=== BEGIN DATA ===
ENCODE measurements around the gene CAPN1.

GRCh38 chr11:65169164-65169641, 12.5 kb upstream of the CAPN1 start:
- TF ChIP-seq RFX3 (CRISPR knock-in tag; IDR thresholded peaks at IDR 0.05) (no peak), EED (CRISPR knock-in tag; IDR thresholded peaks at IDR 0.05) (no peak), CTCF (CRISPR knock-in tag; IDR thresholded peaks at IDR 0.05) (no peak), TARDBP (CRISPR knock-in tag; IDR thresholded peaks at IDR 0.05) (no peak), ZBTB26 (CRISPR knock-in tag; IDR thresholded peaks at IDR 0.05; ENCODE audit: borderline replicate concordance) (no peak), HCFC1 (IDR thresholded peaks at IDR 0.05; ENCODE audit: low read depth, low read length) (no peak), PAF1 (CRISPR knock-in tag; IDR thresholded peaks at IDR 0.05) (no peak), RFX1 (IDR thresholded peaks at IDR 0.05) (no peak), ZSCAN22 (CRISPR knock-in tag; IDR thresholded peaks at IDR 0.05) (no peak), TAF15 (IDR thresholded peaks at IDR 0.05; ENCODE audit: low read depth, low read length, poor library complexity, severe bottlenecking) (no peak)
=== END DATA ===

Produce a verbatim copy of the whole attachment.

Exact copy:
ENCODE measurements around the gene CAPN1.

GRCh38 chr11:65169164-65169641, 12.5 kb upstream of the CAPN1 start:
- TF ChIP-seq RFX3 (CRISPR knock-in tag; IDR thresholded peaks at IDR 0.05) (no peak), EED (CRISPR knock-in tag; IDR thresholded peaks at IDR 0.05) (no peak), CTCF (CRISPR knock-in tag; IDR thresholded peaks at IDR 0.05) (no peak), TARDBP (CRISPR knock-in tag; IDR thresholded peaks at IDR 0.05) (no peak), ZBTB26 (CRISPR knock-in tag; IDR thresholded peaks at IDR 0.05; ENCODE audit: borderline replicate concordance) (no peak), HCFC1 (IDR thresholded peaks at IDR 0.05; ENCODE audit: low read depth, low read length) (no peak), PAF1 (CRISPR knock-in tag; IDR thresholded peaks at IDR 0.05) (no peak), RFX1 (IDR thresholded peaks at IDR 0.05) (no peak), ZSCAN22 (CRISPR knock-in tag; IDR thresholded peaks at IDR 0.05) (no peak), TAF15 (IDR thresholded peaks at IDR 0.05; ENCODE audit: low read depth, low read length, poor library complexity, severe bottlenecking) (no peak)